Oracle: Eating Its Own Open Source Food

Where in the world’s largest database vendor does open source fit? At the very heart, according to Wim Coekaerts, Director of Linux Engineering at database giant Oracle.


Coekaerts leads Oracle’s Linux and open source support, which includes OracleVM, the open source Xen-based virtualization hypervisor effort.

In an exhaustive interview with InternetNews.com Coekaerts outlined where Oracle is going with its unbreakable Linux distribution, Linux kernel development and virtualization. (Oracle’s Linux support
stepped up
in 2006 when it announced its own support of Linux based on the binaries of Red Hat (NYSE: RHT), the number one Linux distributor.)

Coekaerts said the critical thing for Oracle is to actively contribute to the Linux and virtualization communities that serve as the base for Oracle’s open source offerings. That doesn’t mean he necessarily agrees with what other vendors, in particular Red Hat and XenSource are doing, even though the company works with both of their open source products. The ultimate impact of Oracle’s open source effort could well lead to a broader use of Linux and Xen or it could lead to greater fragmentation among the various open source groups supporting the two projects.

Although OracleVM’s product is based on Xen, the open source virtualization platform, Oracle is not an official member of the Xen Foundation, which tracks the open source virtualization project.

However, Coekaerts noted that his team talks to Xen project leader Ian Pratt on a weekly basis about what’s going on with its Xen development and use, such as a project called Huge Pages. Coekaerts explained that, in a typical operating system, the CPU runs applications in 4k memory chunks known as pages. Huge Pages expands the typical page file from 4k all the way up to 4MB.


“Oracle’s [database software] is tough to manage in 4k and the new CPUs from Intel and AMD let you look at 4mb chunks which is useful for Oracle,” Coekaerts noted. “Xen doesn’t support that today so you have to run 4k pages, which means there is more overhead. We want to make sure Xen is good for Oracle so we’re working on Huge Pages.”

Coekaerts noted that the majority of what Oracle does with Xen is stability bug fixes that are then contributed back to the mainline of Xen development. Though other vendors, including Citrix, Novell and Red Hat also ship Xen hypervisors, Oracle is trying to differentiate in at least one way.

“We’ve been trying to explain to customers is this: You’re buying OracleVM support and you’re getting a product from Oracle that solves your virtualization problem,” Coekaerts said. “If people just see Xen, then they ask what version you are running and it’s a discussion that goes nowhere. Ultimately they just want support.”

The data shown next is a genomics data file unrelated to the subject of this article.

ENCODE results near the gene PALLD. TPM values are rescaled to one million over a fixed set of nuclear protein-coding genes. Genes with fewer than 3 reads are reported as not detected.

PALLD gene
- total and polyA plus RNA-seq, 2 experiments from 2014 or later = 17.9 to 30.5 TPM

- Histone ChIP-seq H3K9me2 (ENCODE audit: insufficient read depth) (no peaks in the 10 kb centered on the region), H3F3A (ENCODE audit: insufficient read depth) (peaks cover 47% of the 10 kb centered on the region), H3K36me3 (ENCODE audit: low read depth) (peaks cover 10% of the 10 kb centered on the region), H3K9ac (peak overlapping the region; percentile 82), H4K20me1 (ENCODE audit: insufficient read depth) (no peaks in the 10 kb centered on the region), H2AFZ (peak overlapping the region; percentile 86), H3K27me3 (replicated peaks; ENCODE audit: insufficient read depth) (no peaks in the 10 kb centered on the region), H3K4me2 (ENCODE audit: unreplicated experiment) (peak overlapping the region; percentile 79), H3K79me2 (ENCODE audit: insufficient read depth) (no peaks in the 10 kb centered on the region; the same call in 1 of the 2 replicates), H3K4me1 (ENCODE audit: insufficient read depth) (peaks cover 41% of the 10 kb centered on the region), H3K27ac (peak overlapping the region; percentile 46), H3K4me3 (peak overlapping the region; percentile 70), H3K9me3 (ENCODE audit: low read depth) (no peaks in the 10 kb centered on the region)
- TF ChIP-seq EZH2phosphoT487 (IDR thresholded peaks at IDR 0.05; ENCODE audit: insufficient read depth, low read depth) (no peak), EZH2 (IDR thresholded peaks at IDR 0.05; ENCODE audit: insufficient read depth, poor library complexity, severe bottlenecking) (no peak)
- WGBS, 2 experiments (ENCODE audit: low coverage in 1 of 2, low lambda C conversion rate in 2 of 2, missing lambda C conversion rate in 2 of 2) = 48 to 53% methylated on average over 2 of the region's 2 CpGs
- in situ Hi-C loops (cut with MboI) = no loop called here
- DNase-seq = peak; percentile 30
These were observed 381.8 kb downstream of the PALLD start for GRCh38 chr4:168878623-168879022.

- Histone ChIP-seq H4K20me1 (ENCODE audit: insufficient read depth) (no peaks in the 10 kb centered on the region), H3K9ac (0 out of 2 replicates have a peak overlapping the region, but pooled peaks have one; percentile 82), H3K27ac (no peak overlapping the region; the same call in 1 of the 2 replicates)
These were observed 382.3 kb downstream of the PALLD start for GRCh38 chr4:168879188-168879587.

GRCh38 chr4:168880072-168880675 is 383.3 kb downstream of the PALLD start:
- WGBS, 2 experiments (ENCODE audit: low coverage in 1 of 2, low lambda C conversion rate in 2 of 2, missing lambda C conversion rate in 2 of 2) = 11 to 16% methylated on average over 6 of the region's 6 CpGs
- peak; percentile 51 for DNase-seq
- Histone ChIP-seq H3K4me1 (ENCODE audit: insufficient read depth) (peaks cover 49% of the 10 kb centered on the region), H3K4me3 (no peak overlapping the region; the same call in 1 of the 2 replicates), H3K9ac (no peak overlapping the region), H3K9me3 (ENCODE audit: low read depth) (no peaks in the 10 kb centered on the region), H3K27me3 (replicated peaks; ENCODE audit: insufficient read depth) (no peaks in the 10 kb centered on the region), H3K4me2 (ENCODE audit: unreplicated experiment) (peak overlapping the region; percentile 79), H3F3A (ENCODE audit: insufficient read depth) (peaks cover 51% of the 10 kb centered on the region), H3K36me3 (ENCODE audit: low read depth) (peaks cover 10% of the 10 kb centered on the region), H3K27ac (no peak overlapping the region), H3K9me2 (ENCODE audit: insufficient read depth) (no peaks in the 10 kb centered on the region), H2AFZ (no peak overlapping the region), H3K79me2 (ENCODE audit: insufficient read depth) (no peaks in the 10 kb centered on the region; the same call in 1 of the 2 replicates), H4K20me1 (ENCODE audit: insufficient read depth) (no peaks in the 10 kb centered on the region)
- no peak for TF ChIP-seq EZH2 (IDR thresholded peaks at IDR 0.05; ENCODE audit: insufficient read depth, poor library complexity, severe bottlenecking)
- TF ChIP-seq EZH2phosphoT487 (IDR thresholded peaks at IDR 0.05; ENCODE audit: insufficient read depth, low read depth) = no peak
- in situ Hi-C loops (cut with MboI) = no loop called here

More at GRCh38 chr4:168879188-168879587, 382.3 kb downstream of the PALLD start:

Plus, he added, combining OracleVM with Oracle’s Unbreakable Linux offering helps the company differentiate its product mix.


“If you have the whole stack you can make things work together,” Coekaerts claimed. “Most of the traditional Unix systems have virtualization today where it’s the same company that owns the operating system and the virtualization technology.”


Coekaerts added that Oracle can offer both virtualization and operating system to customers which is something that Red Hat and Novell can do, but Citrix and VMware can not.


Fundamentally though, Coekaerts argued that Oracle knows what it’s talking about because they too are consumers of open source technology.


“We use OracleVM ourselves. We are massive Linux users, we’re a customer,”
Coekaerts said. “We’re not just talking to other people and saying what’s your pain – we feel the pain. We have thousands of machines running Linux.
We’re trying to solve our problems which are similar to other organizations.”


“To be honest, Red Hat is a small company compared to us,” Coekaerts added.
“They don’t feel that pain they don’t even have thousands of servers.”


Next page: Oracle vs. Red Hat’s binaries

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Oracle’s version Versus Red Hat’s


In October of 2006, Oracle officially announced its Oracle Unbreakable Linux offering, which is based on Red Hat Enterprise Linux. Ever since then, Oracle has maintained that it is maintaining binary file compatibility with Red Hat.


“Oracle does not compete on product differentiation we want to provide good quality support,” Coekaerts stated. “One of the reasons why EL is the same as RHEL is we didn’t want to introduce yet another version of Linux. It makes it easy for our ISVs to say this is the same, it’s not something new.”


Coekaerts added that Oracle contributes all bug fixes back to Red Hat.
Oracle does not work on new features for Enterprise Linux. As such Coekaerts argued that there is no reason for Red Hat to argue that Oracle’s Linux is different. In fact, arguing that it’s different is likely not a good thing for Red Hat, in Coekaerts view.


“What’s the biggest piece for a customer? The operating system helps you but it is not the core, it’s not the critical piece,” Coekaerts said. “We’ve been very successful. We want to grow the Linux market. We’re not trying to convert the existing Red Hat users to Oracle. We just want to make sure that Linux is the best platform to run Oracle.”

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